The proposal will have a 60 day comment period
On Dec. 11, the U.S. EPA and the Department of the Army proposed a new definition of “waters of the United States,” or WOTUS. The proposed definition differs from the Obama administration’s 2015 definition and is facing backlash from environmentalists, as reported by USA Today.
Under the new proposed definition navigable waters, tributaries to those waters, impoundments of jurisdictional waters and wetlands adjacent to jurisdictional waters would be federally regulated, according to EPA. However, ephemeral waters, groundwater, many ditches, storm water features and wastewater treatment systems would not be regulated.
“Our proposal would replace the Obama EPA’s 2015 definition with one that respects the limits of the Clean Water Act and provides states and landowners the certainty they need to manage their natural resources and grow local economies,” said EPA Acting Administrator Andrew Wheeler.
The proposal would roll back protections of wetlands not adjacent to jurisdictional waters as well as ephemeral waters, a contested issue among environmentalists. According to NPR, a study by the EPA under President Obama found that nearly 60% of all U.S. waterways and 81% in the Southwest are ephemeral or flow seasonally.
“The proposal is reckless,” said the Natural Resources Defense Council’s Jon Devine in a statement. “Given the problems facing our lakes, streams and wetlands from the beaches of Florida to the drinking water of Toledo, now is the time to strengthen protections for our waterways, not weaken them.”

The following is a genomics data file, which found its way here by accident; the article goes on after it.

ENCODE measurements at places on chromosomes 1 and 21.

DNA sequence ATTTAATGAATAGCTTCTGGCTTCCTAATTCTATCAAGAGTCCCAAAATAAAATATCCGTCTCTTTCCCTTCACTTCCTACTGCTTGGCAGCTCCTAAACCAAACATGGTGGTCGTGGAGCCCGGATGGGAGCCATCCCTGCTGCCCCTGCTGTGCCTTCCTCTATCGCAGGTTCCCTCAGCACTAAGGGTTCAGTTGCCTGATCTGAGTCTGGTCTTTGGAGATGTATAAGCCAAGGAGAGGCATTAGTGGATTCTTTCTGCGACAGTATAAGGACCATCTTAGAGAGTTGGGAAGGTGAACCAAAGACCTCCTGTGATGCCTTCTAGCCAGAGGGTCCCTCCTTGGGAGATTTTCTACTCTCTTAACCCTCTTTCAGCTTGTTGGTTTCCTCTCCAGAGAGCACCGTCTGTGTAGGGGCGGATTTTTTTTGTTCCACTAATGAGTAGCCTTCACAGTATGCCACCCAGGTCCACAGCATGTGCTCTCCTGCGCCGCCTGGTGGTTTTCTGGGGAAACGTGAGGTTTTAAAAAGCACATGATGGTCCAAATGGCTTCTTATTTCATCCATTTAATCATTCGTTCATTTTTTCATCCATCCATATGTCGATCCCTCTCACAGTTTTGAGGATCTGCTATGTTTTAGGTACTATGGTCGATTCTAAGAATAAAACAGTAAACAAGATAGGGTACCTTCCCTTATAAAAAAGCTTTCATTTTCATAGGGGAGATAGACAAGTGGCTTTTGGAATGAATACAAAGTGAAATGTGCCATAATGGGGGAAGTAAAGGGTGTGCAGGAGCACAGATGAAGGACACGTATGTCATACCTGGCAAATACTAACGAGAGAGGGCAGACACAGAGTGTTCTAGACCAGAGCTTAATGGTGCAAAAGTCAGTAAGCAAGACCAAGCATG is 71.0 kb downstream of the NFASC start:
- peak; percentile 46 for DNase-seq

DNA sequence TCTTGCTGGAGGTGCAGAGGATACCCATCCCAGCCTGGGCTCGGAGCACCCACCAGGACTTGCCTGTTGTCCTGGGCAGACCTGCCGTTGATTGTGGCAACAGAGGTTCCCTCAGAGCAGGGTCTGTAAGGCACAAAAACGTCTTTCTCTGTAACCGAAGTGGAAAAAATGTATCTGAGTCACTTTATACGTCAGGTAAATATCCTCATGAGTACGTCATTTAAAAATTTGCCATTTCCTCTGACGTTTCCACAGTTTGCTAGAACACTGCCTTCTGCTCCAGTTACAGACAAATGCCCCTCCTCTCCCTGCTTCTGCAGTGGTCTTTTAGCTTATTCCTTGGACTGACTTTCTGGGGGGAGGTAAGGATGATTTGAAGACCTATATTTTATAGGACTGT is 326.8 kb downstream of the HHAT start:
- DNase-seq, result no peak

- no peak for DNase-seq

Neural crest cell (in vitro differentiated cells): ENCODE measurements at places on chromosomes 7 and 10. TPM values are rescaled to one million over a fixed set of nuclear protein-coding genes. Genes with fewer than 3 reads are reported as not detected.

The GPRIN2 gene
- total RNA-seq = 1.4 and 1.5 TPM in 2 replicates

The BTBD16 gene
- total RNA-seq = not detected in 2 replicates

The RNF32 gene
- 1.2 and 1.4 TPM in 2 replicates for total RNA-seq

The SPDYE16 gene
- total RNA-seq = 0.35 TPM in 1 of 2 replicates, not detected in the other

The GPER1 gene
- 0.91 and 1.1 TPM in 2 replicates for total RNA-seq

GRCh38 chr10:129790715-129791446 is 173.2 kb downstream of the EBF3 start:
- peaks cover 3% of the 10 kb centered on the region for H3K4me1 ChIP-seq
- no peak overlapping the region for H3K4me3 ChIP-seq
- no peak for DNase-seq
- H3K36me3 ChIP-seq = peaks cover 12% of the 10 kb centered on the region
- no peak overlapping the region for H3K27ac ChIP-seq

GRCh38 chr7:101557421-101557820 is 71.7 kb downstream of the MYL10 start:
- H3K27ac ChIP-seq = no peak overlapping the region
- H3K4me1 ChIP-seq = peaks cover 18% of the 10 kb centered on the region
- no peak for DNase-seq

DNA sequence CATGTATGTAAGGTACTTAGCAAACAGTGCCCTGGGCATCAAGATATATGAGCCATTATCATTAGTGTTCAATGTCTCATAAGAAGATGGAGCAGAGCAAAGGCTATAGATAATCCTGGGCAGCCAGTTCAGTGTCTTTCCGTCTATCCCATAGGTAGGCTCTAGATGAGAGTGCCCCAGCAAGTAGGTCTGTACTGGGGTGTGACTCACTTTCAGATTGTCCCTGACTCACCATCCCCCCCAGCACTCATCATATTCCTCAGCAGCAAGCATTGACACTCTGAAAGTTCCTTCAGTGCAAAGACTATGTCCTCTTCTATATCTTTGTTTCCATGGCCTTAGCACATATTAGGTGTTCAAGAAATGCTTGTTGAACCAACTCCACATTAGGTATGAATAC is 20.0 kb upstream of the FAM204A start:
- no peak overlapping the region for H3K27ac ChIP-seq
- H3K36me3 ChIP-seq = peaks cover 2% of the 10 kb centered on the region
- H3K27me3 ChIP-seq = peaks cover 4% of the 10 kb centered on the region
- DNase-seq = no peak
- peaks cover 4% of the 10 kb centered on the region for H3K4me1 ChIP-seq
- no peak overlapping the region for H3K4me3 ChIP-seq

The Environmental Working Group (EWG), a nonprofit, argued that smaller water bodies flow into larger bodies and have the potential to impact drinking water.
“Even a child understands that small streams flow into large streams and lakes, which provide drinking water for so many Americans,” said Craig Cox, EWG’s senior vice president for agriculture and natural resources.
The Trump administration has said the new rules provide clarity and would enable farmers and landowners to use their property without the need for legal assistance in defining waterways. The agencies will take comment on the proposal for 60 days after publication in the Federal Register. Several lawsuits from environmental groups are expected to be filed against the rule.